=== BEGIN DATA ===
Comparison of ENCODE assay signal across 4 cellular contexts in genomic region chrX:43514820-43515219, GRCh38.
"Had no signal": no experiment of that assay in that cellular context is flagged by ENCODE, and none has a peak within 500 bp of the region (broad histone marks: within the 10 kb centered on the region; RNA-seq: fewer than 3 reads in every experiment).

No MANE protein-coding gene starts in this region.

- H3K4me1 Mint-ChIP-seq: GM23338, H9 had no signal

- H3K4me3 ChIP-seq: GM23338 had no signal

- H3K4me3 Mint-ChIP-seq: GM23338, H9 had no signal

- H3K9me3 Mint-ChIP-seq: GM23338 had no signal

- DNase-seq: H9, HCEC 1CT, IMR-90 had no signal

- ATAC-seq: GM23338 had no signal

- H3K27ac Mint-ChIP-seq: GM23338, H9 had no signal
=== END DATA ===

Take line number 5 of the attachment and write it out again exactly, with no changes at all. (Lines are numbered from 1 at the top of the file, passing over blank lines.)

- H3K4me3 ChIP-seq: GM23338 had no signal